What does the world cost? Oh well, then we'll just take a small coke.

Thursday, April 17, 2008

Desperate Student, Episode 16: Cupid Loveline

This continues the Desperate Student series. Get caught up here before proceeding. Or you can just wait for the book.

I hate medic planes.

You would too if you contracted the obscure VIRUS 200 (vernacular: Orangutan flu) during a job-related safari and woke up on your way back to the states for extensive medical testing.

I don't remember most of it. I recall waking up - always with a nurse standing next to my bed with a clipboard - and being asked all kinds of fairly intuitive questions like "Would you have a beer with a pony you'd never met?" and "What color are triangles?"

You know. The sort of questions you ask people with Orangutan flu.

When we finally landed, my arms, chest, and back were pocked with needle marks and there were about thirty little sensor things taped onto various parts of my head and torso. I had an IV running on each arm and a third, smaller one on my left thumb. There were staples holding together a fresh scar near where my appendix presumably no longer hung out. Everyone was now wearing blue face masks and the light had been dimmed.

"Wh ... whuh hathibined?" I asked. My jaw was numb.

"We ran some tests," Said the nurse with the clipboard.

"I'm guh be okay, righ?"

"You were never in any danger. Orangutan flu is like a severe head cold."

"Buh theh why dih you do all thah? I nevah gay you puhmishuh."

"Yes, you did, sir. We have a signed consent form given to us by your former employer."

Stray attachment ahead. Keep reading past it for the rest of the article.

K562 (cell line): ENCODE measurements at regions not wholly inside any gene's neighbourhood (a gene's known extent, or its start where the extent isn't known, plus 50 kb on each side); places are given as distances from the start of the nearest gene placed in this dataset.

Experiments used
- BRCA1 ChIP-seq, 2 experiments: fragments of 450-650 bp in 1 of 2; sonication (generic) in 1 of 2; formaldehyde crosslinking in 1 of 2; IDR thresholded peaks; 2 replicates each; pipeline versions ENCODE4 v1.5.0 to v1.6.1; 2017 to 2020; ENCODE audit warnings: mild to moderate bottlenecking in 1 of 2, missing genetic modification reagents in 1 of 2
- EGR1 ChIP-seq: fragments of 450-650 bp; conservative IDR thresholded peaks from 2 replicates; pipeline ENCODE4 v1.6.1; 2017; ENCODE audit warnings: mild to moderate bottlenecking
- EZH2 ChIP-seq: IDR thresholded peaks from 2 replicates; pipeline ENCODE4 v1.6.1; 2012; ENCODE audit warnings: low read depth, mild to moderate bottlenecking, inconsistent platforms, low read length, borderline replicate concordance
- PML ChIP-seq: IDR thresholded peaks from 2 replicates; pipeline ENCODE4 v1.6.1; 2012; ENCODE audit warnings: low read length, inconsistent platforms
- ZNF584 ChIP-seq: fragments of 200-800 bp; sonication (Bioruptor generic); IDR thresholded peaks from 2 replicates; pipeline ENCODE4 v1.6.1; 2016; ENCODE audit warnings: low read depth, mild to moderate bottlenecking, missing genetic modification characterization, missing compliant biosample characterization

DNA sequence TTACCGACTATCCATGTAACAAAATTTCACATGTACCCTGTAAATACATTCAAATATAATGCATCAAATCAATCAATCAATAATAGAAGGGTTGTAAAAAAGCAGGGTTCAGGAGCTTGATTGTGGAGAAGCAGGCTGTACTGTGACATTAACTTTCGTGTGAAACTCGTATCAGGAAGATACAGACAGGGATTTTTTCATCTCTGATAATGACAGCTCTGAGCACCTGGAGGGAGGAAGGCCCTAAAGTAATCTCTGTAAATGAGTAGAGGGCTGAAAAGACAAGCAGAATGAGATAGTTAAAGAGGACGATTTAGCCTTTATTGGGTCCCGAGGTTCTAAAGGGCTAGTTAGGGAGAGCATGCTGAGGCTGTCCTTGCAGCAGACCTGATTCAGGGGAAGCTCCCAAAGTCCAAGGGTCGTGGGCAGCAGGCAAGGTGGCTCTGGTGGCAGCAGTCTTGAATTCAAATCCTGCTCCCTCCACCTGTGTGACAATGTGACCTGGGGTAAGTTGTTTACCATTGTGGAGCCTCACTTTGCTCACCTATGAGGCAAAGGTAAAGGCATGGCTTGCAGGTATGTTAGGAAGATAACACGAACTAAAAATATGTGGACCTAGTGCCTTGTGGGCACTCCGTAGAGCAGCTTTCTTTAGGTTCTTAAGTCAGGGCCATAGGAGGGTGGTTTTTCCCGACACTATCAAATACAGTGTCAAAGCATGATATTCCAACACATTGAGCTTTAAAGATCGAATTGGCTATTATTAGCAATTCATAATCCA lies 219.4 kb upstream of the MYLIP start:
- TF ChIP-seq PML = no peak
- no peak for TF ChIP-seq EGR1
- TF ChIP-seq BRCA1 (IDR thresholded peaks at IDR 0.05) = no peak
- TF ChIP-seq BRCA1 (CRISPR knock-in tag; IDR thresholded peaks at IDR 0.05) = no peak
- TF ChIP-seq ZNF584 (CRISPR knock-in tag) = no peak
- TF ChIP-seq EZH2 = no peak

Jane was more wily than even I'd given her credit for. "Cah I go now?"

The nurse shrugged. "Sure, I guess."

"Wuh abow ah this stuff ah me?"

"You're welcome to take it off, sir."

"Wew ah we?"

"O'Hare International Airport. We'll disembark in a few moments."

"I wan go now."

"Suit yourself." The nurse tossed her clipboard onto the table next to my cot and walked off into another room. I noticed zebra doodles all over it.

With great effort (I was feeling pretty weak), I yanked all the probes and needles out of myself and staggered to my feet. It felt like the room was whizzing by; I fought to stay standing and took a hesitant step forward, steadying myself against the cot.

"Careful," the nurse called from the other room. "You've lost a lot of blood."

I reached the door to the plane and sagged against it. The plane was about a quarter mile from the bustling O'Hara airport B terminal. With careful deliberation, I took the first step onto the stairs down to the tarmac.

I awoke on the tarmac with pieces of asphalt embedded in my forehead. I stood slowly and staggered across a vast expanse of criss-crossing runway to a chain link fence, which was made of chain link, the bottom of which was poorly buried. I yanked up a section and wriggled under. Then I wandered for a few hours with a vague understanding I needed to get away from anything related to Jane Goodall.

I awoke at the foot of a rundown white building in an old metropolitan section of town. A burned-out sign outside read: "Chicago Herald."

Now I don't expect you to believe this. I suppose if you believe I once took a bullet for the president this might not seem like that big a jump. But to me, what happened next was the most extraordinary and absurd thing I'd ever experienced since my episodic autobiography began. There was a fifty-dollar bill slid under my left hand. No unique markings. No note. No one around. I just suddenly had fifty dollars. For a moment my mind flashed back to the tales of King Midas. But King Midas never forged Mexican citizenship papers so he could work as an agricultural laborer.